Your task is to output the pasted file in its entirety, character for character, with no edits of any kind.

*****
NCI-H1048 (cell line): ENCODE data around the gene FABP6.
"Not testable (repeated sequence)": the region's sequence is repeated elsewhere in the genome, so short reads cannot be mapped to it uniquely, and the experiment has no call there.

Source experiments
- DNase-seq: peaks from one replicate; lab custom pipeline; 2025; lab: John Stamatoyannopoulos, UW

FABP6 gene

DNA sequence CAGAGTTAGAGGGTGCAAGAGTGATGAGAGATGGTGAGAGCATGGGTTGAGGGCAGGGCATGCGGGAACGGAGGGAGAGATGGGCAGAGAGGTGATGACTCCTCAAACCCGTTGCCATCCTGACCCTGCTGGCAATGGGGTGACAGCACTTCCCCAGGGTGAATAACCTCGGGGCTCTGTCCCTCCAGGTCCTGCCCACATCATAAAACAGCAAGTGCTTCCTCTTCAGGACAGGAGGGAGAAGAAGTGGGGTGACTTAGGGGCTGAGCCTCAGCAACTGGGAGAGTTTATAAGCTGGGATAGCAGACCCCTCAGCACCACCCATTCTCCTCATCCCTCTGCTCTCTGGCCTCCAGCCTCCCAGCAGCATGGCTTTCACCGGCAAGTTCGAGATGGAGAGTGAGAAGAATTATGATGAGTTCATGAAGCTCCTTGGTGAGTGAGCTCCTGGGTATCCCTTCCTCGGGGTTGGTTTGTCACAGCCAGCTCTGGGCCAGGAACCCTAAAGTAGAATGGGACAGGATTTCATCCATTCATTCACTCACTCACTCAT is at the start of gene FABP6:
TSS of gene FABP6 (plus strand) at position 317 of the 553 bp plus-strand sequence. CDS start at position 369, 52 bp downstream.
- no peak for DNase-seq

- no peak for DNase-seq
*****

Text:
NCI-H1048 (cell line): ENCODE data around the gene FABP6.
"Not testable (repeated sequence)": the region's sequence is repeated elsewhere in the genome, so short reads cannot be mapped to it uniquely, and the experiment has no call there.

Source experiments
- DNase-seq: peaks from one replicate; lab custom pipeline; 2025; lab: John Stamatoyannopoulos, UW

FABP6 gene

DNA sequence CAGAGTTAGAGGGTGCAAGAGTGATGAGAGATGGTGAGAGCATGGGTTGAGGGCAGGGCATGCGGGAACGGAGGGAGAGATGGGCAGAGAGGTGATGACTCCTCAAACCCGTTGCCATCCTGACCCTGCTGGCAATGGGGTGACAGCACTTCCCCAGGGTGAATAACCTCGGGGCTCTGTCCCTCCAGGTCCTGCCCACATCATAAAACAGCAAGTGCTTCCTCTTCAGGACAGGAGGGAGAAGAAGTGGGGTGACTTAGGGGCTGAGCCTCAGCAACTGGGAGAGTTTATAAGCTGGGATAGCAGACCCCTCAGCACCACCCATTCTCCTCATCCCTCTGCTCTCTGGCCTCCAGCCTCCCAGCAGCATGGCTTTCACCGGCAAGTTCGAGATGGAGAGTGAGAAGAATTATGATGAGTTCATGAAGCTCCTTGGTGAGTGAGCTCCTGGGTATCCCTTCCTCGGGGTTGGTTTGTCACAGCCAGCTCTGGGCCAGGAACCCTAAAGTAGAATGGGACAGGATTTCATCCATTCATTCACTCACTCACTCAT is at the start of gene FABP6:
TSS of gene FABP6 (plus strand) at position 317 of the 553 bp plus-strand sequence. CDS start at position 369, 52 bp downstream.
- no peak for DNase-seq

- no peak for DNase-seq